Ah, the seventies. Times were simple. The boys of Indian Ridge played peacefully together, cable TV was a thing of the future, and most of our meals were eaten at home. Well…that may be what it seemed at first glance. In truth, there may have been an occasional dirt-clod war with the boys from adjoining neighborhoods, by mid-decade Space Giants and Braves baseball kept us glued to Mr. Turner’s new cable channel, and once I began to reminisce about the restaurants that existed in that yester-decade in Stark-Vegas I realized we ate out more than I thought.
This discourse requires a few disclaimers. My mother was (and still is) a great cook and we ate well – and we really did eat at home most of the time. Before I paused to ponder the subject, I attributed a majority of our dining-in decisions to the sheer lack of local restaurants to choose from back in that day. Now that I’ve thought through it a bit more, I realize that was not necessarily the case - which leads me to the second disclaimer. I have not combed any microfiche archives of restaurant advertising from that era for details and accurate timelines. I have pretty much depended on my memory. That’s not such a bad reference point for me, as food memories tend to be some of my strongest. But I may well have forgotten something, and if so – I want to hear about it. For those who lived in Starkville during the seventies, I hope this series will bring back some fun memories of meals shared in places that may no longer exist. For those who have become Starkvillians more recently, perhaps this will generate a greater appreciation for what has risen from the proverbial ashes of long-gone restaurants.
To cover the assortment of restaurant genres this discussion may take a few weeks. Call it a summer mini-series. Since nearly every restaurant around has some sort of burger option, the burger joints make a good starting point.
Regardless of one’s view of the golden-arched icon, McDonald’s is certainly a fast-food burger that is here to stay, and Starkville has had one for a long time. In those days we only had one location, and you couldn’t fill up with gasoline on the same trip – and no playground, at least in the beginning. Ironically, today it is the McNuggets and not the burgers that most often pull our family under the arches for the sake of my youngest. I told my daughter not long ago that there was once a time when McDonald’s didn’t even have chicken nuggets. She thought I was trying to pull one over on her…again. I got “the look.” (This happens a lot in my house.) But this time it was true. In my childhood, we just didn’t have that many options. In fact, my most vivid memory is of the basic burgers that you could buy for about 59 cents. I particularly remember those annoying little onions that sometimes they would leave off for you upon request – but usually not.
Perhaps it was those onions that prodded me to prefer Burger Chef, located on the edge of campus. When we lived in faculty housing, the Chef would have been the closest place for us to grab a bite. Starkville also boasted a Danvers, which was generally known for putting out a pretty good burger. And as I recall, they made a decent roast beef sandwich, too. Wendy’s came along later, and brought the novelty of the square burger patty and the Frosty.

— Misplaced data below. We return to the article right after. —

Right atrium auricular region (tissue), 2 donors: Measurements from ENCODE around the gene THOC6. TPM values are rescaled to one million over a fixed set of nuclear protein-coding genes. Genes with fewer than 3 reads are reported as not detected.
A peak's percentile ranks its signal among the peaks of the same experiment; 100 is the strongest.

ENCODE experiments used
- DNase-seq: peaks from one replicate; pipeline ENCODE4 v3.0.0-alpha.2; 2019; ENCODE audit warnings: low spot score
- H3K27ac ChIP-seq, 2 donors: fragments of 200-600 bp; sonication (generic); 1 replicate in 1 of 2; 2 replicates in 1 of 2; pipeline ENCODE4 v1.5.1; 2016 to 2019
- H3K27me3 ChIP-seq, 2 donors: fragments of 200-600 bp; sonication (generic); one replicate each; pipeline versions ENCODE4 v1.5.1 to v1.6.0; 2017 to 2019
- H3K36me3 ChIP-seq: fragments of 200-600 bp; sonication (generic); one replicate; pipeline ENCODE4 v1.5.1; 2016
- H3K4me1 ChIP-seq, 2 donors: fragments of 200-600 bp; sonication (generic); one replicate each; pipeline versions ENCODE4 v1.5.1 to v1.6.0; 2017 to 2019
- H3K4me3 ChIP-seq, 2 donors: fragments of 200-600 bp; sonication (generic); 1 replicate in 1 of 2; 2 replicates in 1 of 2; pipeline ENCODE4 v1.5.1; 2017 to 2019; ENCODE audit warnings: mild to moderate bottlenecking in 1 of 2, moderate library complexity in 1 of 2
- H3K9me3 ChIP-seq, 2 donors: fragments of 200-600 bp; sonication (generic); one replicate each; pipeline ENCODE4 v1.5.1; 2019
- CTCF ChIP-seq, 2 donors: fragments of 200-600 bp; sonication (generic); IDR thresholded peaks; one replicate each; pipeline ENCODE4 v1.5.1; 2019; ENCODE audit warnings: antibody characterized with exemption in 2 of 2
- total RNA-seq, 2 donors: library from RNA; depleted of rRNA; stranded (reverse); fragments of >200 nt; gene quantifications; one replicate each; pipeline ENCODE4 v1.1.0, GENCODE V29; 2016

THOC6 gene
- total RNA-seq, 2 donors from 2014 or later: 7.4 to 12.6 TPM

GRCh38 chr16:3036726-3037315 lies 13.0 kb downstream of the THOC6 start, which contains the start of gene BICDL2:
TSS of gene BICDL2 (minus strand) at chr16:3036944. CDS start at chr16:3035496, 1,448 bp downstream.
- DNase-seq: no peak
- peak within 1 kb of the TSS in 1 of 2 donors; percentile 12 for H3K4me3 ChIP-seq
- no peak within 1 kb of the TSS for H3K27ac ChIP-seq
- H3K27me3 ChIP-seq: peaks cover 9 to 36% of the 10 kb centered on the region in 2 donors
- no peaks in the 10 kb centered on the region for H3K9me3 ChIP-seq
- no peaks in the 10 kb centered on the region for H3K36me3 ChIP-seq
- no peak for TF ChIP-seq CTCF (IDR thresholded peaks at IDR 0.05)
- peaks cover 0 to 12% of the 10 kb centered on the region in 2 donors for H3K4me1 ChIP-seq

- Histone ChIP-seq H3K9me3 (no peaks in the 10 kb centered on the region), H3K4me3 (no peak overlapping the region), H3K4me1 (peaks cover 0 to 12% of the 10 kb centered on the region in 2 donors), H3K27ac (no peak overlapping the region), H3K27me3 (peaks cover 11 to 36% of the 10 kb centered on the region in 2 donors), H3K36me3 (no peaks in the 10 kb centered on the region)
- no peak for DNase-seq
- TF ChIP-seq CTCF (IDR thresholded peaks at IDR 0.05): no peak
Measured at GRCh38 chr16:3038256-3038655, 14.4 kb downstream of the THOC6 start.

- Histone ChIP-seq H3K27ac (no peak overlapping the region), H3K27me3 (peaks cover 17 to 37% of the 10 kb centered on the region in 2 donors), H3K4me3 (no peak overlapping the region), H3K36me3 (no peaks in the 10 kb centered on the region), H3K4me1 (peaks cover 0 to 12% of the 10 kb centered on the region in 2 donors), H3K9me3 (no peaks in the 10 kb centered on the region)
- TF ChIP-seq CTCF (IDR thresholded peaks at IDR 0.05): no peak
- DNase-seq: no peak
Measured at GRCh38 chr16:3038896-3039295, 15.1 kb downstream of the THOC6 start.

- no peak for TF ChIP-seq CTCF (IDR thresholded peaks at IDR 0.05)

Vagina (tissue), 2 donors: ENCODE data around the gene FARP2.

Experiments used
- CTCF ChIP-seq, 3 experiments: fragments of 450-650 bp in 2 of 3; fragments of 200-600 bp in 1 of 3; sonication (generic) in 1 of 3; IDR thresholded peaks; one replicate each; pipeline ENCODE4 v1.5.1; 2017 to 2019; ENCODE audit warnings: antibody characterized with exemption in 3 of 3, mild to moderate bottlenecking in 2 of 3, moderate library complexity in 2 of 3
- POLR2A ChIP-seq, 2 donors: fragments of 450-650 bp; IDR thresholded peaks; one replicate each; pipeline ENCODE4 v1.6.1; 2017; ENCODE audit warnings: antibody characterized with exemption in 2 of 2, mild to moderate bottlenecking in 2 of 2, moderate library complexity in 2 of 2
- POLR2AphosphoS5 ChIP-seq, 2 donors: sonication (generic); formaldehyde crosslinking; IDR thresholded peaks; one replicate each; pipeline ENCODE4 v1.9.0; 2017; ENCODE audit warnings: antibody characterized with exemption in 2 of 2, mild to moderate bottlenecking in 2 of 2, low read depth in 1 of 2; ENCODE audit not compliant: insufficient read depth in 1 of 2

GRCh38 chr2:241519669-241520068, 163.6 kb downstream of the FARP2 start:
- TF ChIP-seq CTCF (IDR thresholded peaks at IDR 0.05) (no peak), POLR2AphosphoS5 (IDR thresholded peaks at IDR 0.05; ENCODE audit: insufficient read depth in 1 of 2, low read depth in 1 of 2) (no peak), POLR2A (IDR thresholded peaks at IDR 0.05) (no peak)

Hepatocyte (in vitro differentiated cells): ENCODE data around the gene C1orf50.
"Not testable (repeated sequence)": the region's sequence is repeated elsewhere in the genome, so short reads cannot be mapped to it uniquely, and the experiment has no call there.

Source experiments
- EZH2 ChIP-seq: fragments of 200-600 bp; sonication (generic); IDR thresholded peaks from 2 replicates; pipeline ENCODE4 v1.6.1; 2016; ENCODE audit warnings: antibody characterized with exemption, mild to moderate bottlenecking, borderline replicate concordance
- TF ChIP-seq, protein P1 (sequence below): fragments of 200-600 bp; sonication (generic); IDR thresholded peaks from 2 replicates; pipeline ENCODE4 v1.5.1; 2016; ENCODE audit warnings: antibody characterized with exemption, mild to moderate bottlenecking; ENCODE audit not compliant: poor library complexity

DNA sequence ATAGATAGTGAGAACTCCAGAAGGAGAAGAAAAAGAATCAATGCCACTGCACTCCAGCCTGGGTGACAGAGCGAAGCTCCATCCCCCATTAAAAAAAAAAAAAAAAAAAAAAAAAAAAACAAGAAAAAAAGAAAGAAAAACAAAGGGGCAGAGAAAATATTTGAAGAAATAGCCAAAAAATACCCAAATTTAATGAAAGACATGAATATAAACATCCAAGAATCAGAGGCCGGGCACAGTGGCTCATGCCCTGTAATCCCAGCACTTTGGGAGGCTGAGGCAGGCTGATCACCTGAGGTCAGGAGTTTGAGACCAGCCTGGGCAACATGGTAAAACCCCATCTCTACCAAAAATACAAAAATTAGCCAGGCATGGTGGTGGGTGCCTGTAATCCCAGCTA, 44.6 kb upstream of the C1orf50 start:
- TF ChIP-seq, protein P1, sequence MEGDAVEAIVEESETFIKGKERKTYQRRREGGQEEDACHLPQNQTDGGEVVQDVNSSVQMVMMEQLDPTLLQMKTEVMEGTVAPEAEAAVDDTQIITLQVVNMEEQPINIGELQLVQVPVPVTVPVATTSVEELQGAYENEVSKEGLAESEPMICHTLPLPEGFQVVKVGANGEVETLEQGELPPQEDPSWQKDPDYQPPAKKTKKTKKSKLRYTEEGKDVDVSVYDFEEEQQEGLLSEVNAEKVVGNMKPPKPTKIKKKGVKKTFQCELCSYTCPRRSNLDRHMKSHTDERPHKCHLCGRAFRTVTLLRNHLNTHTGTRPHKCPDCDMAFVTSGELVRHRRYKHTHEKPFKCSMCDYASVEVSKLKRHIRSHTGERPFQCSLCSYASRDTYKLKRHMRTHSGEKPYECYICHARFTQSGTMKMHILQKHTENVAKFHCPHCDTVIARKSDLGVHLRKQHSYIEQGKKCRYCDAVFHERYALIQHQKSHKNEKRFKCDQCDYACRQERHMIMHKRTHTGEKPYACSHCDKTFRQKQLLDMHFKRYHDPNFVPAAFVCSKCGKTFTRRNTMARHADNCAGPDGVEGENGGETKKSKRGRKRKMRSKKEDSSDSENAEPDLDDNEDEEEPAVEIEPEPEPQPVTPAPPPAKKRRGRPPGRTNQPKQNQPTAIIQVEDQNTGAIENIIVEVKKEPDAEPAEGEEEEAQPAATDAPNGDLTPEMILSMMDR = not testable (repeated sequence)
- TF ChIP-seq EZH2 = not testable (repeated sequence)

Then there was Sonic Drive-in. In the seventies, our family ate there fairly often – the uniqueness of the drive-in factor made it fun, long before it became the favorite after-school and Friday night hangout place in my teenage years. My mother always got the Number 2 with no onions, though these days it may go by another name. My brother and I steered more towards the coneys, while my father braved the Frito-chili-pie from time to time. All of us loved the Pickle-O’s. I have become a big fan of fried dill pickles in recent years, but the Pickle-O remains the original fried pickle in my book.
The longer I worked on this piece, the more places I remembered, but here is where my memory fades. That’s not too surprising, given the vanishing and moving of so many of them. Of all these places, Sonic is the only one to stay in its original location, though it keeps branching farther and farther down Highway 12. McDonald’s moved down the street in both directions, and Bojangles stands where Ronald once held court. Danvers morphed into a hair salon, the Burger Chef building has been re-fitted into a half-dozen different restaurants (at least), and Wendy built herself a new place right next door. Our little town can now support multiple outlets of fast-food burger places, not to mention Christy’s (which came along in the 80’s) and MugShots. I reckon that’s what they call progress.
Let me know about your seventies memories (and what I have forgotten), and stay tuned for pizza pontification.
Jay Reed is a local foodie and pharmacist. The culinary tastes expressed here are his and do not necessarily reflect the appetites of the Starkville Daily News or individual members of its staff. He welcomes your comments at firstname.lastname@example.org .